Magazine article Marketing

Today's Agencies Need an Accounting Review; a Closer Look at Business Costs Can Help Your Shop Survive Tough Times

Magazine article Marketing

Today's Agencies Need an Accounting Review; a Closer Look at Business Costs Can Help Your Shop Survive Tough Times

Article excerpt

Today's Agencies Need An Accounting Review

Agencies looking for an edge to survive this recession should take a close look at their accounting procedures to ensure they are as cost-effective as possible.

First and foremost-and it may sound like motherhood-if you haven't started to treat your agency as a business, do so.

Establish a minimum acceptable level of profit. If an account does not achieve this level, senior management should consider:

* Renegotiating the compensation,

* Altering the staffing mix (ensuring the quality of service is not diminished),

* Reducing the resources devoted to an account, or

* Resigning the business (if costs exceed the benefits).

When you initiate your review, pay careful attention to those accounts that aren't even covering direct costs.

When renegotiating your compensation, consider moving to a totally fee-based approach. Canadian agencies have been slower to adopt this concept than their American cousins.

Next, review your agency staffing and overhead needs.

The American Association of Advertising Agencies suggests the 50:30:20 rule:

Total agency labor costs, including benefits, should not exceed 50%. Total overhead should not exceed 30%. And the remaining 20% represents pre-tax profit that the agency should be earning.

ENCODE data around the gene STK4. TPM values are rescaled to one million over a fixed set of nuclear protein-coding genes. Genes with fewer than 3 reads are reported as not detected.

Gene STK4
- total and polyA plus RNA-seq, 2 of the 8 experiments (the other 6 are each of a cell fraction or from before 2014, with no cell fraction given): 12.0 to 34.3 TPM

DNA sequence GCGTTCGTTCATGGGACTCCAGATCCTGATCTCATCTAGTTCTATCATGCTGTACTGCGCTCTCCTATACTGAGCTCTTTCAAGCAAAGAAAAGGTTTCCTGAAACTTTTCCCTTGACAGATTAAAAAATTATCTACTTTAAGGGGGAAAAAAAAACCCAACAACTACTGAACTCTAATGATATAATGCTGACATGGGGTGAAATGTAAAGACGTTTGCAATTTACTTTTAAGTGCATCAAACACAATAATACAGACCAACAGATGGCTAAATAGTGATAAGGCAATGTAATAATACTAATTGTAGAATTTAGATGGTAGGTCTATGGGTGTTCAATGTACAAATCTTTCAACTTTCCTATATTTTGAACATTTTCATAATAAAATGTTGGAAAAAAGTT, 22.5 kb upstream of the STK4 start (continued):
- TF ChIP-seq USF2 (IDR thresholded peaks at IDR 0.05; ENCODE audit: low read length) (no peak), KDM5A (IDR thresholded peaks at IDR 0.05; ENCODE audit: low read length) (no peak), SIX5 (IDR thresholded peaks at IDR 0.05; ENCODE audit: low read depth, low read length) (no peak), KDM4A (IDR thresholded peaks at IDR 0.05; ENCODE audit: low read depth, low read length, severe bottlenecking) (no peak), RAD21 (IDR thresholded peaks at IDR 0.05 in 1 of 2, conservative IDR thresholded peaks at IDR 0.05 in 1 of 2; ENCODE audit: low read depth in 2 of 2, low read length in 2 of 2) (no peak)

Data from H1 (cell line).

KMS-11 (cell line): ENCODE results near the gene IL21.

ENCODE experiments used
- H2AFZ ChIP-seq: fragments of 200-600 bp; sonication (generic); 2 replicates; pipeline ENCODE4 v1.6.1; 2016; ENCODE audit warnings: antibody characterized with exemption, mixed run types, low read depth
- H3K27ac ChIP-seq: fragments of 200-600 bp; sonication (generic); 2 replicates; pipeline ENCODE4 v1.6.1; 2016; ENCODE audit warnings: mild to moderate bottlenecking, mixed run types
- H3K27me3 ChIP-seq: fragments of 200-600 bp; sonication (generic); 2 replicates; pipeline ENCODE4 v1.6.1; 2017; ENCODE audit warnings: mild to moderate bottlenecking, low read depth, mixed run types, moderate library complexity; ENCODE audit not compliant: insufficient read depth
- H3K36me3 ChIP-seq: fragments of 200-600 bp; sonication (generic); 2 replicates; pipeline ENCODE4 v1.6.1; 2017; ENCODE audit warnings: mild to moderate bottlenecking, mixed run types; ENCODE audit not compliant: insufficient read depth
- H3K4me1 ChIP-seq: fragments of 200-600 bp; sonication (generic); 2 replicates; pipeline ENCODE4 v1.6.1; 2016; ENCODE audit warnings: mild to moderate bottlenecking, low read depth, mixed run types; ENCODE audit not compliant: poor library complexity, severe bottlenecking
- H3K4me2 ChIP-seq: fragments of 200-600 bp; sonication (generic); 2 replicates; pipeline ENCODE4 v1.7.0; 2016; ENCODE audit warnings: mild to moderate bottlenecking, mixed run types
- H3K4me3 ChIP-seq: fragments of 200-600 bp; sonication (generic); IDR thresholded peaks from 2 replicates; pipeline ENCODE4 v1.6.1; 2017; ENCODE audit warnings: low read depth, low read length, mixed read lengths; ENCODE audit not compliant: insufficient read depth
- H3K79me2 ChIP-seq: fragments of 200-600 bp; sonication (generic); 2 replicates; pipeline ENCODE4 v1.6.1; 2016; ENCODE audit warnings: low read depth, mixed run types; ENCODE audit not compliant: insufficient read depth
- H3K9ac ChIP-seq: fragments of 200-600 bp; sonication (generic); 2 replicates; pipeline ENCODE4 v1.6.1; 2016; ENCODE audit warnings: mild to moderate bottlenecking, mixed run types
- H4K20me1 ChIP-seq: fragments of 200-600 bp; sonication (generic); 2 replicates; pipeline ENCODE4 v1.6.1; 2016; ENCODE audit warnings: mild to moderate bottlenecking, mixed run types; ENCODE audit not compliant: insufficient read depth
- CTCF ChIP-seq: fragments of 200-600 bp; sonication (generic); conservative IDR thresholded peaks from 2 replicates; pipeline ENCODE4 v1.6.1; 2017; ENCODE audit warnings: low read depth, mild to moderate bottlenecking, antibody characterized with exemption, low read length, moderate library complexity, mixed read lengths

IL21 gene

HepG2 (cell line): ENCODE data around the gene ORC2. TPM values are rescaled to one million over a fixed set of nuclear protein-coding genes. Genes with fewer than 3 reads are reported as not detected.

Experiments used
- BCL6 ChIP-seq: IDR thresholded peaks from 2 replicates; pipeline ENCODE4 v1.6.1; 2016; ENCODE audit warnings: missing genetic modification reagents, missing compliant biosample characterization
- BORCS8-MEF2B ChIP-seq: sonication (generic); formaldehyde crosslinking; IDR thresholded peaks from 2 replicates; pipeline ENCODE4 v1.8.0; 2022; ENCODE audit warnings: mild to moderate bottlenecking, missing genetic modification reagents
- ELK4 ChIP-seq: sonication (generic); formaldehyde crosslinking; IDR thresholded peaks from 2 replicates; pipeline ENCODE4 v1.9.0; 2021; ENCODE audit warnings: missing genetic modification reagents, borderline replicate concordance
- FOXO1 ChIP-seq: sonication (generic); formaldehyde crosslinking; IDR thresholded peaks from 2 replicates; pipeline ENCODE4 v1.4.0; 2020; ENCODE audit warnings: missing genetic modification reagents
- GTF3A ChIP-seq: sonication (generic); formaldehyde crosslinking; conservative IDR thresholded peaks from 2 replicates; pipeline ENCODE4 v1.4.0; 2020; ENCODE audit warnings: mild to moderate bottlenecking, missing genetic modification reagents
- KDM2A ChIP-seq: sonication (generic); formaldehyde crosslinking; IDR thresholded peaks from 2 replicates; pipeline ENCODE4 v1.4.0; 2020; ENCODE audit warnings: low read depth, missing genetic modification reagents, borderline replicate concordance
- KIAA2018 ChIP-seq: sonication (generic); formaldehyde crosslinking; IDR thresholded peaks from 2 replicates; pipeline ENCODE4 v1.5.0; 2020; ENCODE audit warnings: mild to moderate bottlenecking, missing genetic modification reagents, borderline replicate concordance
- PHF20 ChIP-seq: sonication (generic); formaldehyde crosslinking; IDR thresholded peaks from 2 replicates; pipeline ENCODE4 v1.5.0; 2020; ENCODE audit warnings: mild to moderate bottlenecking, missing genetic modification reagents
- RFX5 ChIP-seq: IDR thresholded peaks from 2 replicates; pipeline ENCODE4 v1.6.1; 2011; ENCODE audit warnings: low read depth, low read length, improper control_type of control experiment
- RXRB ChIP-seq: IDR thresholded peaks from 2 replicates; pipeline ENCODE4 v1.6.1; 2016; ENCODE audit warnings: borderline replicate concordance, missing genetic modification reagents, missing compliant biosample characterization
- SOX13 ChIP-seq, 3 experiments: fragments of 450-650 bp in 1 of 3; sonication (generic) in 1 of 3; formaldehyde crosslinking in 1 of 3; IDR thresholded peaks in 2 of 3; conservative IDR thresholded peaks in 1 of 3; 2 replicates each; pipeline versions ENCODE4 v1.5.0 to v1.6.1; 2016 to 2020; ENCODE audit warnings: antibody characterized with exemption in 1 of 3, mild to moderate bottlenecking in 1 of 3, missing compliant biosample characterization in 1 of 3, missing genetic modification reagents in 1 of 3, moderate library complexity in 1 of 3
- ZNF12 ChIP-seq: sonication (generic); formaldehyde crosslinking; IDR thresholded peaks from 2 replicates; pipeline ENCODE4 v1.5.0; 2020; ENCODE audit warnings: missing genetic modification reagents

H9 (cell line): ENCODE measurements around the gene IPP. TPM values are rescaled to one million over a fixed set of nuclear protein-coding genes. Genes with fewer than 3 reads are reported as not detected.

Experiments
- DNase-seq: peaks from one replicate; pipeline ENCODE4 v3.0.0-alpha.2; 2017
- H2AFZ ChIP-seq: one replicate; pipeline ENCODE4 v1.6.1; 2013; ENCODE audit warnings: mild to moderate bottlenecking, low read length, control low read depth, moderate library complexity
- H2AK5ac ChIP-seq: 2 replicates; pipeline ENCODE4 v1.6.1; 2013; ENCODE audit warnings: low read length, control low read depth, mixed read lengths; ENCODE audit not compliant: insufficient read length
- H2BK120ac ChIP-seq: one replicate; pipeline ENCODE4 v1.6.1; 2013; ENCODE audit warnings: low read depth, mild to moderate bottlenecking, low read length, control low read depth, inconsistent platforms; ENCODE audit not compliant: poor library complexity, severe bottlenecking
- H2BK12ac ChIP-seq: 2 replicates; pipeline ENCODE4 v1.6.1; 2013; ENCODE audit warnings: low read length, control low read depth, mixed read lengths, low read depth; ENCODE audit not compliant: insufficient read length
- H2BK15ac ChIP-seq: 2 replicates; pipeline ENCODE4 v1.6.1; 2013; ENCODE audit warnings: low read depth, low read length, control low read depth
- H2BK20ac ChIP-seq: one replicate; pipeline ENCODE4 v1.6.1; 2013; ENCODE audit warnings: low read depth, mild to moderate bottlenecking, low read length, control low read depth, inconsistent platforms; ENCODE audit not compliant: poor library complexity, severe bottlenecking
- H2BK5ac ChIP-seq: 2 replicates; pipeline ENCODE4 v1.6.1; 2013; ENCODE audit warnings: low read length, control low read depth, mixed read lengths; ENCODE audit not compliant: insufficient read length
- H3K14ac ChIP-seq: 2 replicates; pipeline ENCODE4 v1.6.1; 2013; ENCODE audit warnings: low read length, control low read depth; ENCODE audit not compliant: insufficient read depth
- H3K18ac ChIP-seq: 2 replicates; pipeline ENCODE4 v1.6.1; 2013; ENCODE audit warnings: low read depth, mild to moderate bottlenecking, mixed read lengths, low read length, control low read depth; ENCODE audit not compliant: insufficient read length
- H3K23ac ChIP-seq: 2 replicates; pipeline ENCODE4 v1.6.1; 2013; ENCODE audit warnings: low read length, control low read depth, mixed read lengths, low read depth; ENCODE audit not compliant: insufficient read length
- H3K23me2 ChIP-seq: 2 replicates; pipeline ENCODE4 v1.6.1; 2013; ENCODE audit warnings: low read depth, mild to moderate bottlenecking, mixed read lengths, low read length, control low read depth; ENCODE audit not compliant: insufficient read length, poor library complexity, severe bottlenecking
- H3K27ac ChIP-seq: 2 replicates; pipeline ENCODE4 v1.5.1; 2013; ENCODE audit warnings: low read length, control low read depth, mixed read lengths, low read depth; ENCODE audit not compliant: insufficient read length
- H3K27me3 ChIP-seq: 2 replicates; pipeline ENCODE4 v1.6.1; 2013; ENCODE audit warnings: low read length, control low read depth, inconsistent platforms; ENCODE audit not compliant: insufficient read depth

While these are optimal percentages to be strived for, there should be good reasons to justify any deviation from the goal.

Take a leadership position in cost cutting, not by taking the company-paid cookie jar away, but by having senior management take a cut in pay. A cut here will save jobs at the lower- to mid-range salary levels.

If you have lost a particularly large client, review your existing account base to determine where there may be staffing needs in order to minimize the number of people who will be laid off.

Bill out your out-of-pocket expenses to the fullest extent. Review your existing client contracts for what you can or cannot bill, and make the staff aware of what is specifically recoverable.

A tip here: The agency business gets more and more competitive by the day. Agencies routinely gamble thousands of dollars on new-business pitches, often to come up empty-handed.

In this economy, service your existing clients like never before, keeping in mind the maxim of "a bird in the hand. …

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